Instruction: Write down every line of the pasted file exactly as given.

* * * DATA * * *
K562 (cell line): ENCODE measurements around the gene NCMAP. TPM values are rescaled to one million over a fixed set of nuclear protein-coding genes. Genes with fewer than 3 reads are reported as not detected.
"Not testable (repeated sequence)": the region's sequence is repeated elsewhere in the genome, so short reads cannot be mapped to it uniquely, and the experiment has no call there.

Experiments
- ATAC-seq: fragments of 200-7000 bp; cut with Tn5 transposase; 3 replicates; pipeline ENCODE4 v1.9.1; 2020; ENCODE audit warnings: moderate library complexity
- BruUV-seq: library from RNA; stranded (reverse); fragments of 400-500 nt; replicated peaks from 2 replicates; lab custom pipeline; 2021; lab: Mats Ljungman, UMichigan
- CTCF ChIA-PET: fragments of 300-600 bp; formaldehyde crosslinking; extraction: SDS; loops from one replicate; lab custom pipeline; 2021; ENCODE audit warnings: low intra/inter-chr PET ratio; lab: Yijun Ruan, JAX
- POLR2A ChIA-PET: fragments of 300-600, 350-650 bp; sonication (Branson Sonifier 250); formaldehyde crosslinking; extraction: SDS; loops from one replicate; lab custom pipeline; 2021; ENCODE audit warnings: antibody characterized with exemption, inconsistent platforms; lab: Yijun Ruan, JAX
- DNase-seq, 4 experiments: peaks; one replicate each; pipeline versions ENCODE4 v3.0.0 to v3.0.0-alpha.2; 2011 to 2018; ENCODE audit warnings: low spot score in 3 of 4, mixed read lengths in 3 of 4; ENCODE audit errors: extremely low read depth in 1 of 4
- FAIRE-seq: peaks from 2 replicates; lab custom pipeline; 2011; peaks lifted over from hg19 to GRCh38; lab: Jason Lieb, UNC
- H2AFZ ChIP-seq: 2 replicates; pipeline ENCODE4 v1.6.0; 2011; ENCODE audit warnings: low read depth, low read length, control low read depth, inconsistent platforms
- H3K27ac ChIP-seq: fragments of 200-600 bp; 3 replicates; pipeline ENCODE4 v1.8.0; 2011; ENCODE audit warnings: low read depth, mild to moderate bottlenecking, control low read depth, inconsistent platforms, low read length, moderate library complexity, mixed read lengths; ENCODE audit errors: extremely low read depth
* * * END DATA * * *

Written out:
K562 (cell line): ENCODE measurements around the gene NCMAP. TPM values are rescaled to one million over a fixed set of nuclear protein-coding genes. Genes with fewer than 3 reads are reported as not detected.
"Not testable (repeated sequence)": the region's sequence is repeated elsewhere in the genome, so short reads cannot be mapped to it uniquely, and the experiment has no call there.

Experiments
- ATAC-seq: fragments of 200-7000 bp; cut with Tn5 transposase; 3 replicates; pipeline ENCODE4 v1.9.1; 2020; ENCODE audit warnings: moderate library complexity
- BruUV-seq: library from RNA; stranded (reverse); fragments of 400-500 nt; replicated peaks from 2 replicates; lab custom pipeline; 2021; lab: Mats Ljungman, UMichigan
- CTCF ChIA-PET: fragments of 300-600 bp; formaldehyde crosslinking; extraction: SDS; loops from one replicate; lab custom pipeline; 2021; ENCODE audit warnings: low intra/inter-chr PET ratio; lab: Yijun Ruan, JAX
- POLR2A ChIA-PET: fragments of 300-600, 350-650 bp; sonication (Branson Sonifier 250); formaldehyde crosslinking; extraction: SDS; loops from one replicate; lab custom pipeline; 2021; ENCODE audit warnings: antibody characterized with exemption, inconsistent platforms; lab: Yijun Ruan, JAX
- DNase-seq, 4 experiments: peaks; one replicate each; pipeline versions ENCODE4 v3.0.0 to v3.0.0-alpha.2; 2011 to 2018; ENCODE audit warnings: low spot score in 3 of 4, mixed read lengths in 3 of 4; ENCODE audit errors: extremely low read depth in 1 of 4
- FAIRE-seq: peaks from 2 replicates; lab custom pipeline; 2011; peaks lifted over from hg19 to GRCh38; lab: Jason Lieb, UNC
- H2AFZ ChIP-seq: 2 replicates; pipeline ENCODE4 v1.6.0; 2011; ENCODE audit warnings: low read depth, low read length, control low read depth, inconsistent platforms
- H3K27ac ChIP-seq: fragments of 200-600 bp; 3 replicates; pipeline ENCODE4 v1.8.0; 2011; ENCODE audit warnings: low read depth, mild to moderate bottlenecking, control low read depth, inconsistent platforms, low read length, moderate library complexity, mixed read lengths; ENCODE audit errors: extremely low read depth